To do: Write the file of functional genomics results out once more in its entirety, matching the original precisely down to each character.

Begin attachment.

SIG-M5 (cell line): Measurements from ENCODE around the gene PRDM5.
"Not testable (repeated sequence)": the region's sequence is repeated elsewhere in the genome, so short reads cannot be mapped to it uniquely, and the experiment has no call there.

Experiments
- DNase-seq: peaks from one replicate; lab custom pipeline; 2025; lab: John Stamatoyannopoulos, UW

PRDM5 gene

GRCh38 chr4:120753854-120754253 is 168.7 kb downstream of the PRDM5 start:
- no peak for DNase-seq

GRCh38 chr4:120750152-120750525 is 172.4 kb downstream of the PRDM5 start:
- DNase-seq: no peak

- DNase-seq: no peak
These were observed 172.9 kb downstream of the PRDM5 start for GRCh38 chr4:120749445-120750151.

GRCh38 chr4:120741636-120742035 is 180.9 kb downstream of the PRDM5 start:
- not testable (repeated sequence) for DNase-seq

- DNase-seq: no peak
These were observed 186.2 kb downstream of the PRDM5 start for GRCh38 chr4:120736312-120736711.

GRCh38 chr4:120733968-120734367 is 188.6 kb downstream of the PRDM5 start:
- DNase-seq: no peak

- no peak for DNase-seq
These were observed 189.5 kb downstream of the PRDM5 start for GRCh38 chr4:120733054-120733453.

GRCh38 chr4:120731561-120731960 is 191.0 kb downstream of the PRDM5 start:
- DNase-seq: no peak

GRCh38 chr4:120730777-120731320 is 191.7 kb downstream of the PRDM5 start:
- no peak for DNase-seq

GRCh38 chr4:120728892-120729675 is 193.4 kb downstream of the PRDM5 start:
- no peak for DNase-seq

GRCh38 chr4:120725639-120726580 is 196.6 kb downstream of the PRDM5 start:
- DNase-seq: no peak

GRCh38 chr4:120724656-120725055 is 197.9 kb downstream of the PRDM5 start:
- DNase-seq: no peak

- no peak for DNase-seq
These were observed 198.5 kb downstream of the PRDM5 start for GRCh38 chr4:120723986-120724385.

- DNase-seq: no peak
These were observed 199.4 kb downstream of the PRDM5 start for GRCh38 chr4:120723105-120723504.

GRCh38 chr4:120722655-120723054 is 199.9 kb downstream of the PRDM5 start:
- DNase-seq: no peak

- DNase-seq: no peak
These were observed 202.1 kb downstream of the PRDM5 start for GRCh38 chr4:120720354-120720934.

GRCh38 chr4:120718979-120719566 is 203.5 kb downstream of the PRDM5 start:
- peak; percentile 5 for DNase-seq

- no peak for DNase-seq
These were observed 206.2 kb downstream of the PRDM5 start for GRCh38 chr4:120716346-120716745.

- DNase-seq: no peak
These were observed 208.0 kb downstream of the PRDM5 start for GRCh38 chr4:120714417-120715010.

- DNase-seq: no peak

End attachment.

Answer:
SIG-M5 (cell line): Measurements from ENCODE around the gene PRDM5.
"Not testable (repeated sequence)": the region's sequence is repeated elsewhere in the genome, so short reads cannot be mapped to it uniquely, and the experiment has no call there.

Experiments
- DNase-seq: peaks from one replicate; lab custom pipeline; 2025; lab: John Stamatoyannopoulos, UW

PRDM5 gene

GRCh38 chr4:120753854-120754253 is 168.7 kb downstream of the PRDM5 start:
- no peak for DNase-seq

GRCh38 chr4:120750152-120750525 is 172.4 kb downstream of the PRDM5 start:
- DNase-seq: no peak

- DNase-seq: no peak
These were observed 172.9 kb downstream of the PRDM5 start for GRCh38 chr4:120749445-120750151.

GRCh38 chr4:120741636-120742035 is 180.9 kb downstream of the PRDM5 start:
- not testable (repeated sequence) for DNase-seq

- DNase-seq: no peak
These were observed 186.2 kb downstream of the PRDM5 start for GRCh38 chr4:120736312-120736711.

GRCh38 chr4:120733968-120734367 is 188.6 kb downstream of the PRDM5 start:
- DNase-seq: no peak

- no peak for DNase-seq
These were observed 189.5 kb downstream of the PRDM5 start for GRCh38 chr4:120733054-120733453.

GRCh38 chr4:120731561-120731960 is 191.0 kb downstream of the PRDM5 start:
- DNase-seq: no peak

GRCh38 chr4:120730777-120731320 is 191.7 kb downstream of the PRDM5 start:
- no peak for DNase-seq

GRCh38 chr4:120728892-120729675 is 193.4 kb downstream of the PRDM5 start:
- no peak for DNase-seq

GRCh38 chr4:120725639-120726580 is 196.6 kb downstream of the PRDM5 start:
- DNase-seq: no peak

GRCh38 chr4:120724656-120725055 is 197.9 kb downstream of the PRDM5 start:
- DNase-seq: no peak

- no peak for DNase-seq
These were observed 198.5 kb downstream of the PRDM5 start for GRCh38 chr4:120723986-120724385.

- DNase-seq: no peak
These were observed 199.4 kb downstream of the PRDM5 start for GRCh38 chr4:120723105-120723504.

GRCh38 chr4:120722655-120723054 is 199.9 kb downstream of the PRDM5 start:
- DNase-seq: no peak

- DNase-seq: no peak
These were observed 202.1 kb downstream of the PRDM5 start for GRCh38 chr4:120720354-120720934.

GRCh38 chr4:120718979-120719566 is 203.5 kb downstream of the PRDM5 start:
- peak; percentile 5 for DNase-seq

- no peak for DNase-seq
These were observed 206.2 kb downstream of the PRDM5 start for GRCh38 chr4:120716346-120716745.

- DNase-seq: no peak
These were observed 208.0 kb downstream of the PRDM5 start for GRCh38 chr4:120714417-120715010.

- DNase-seq: no peak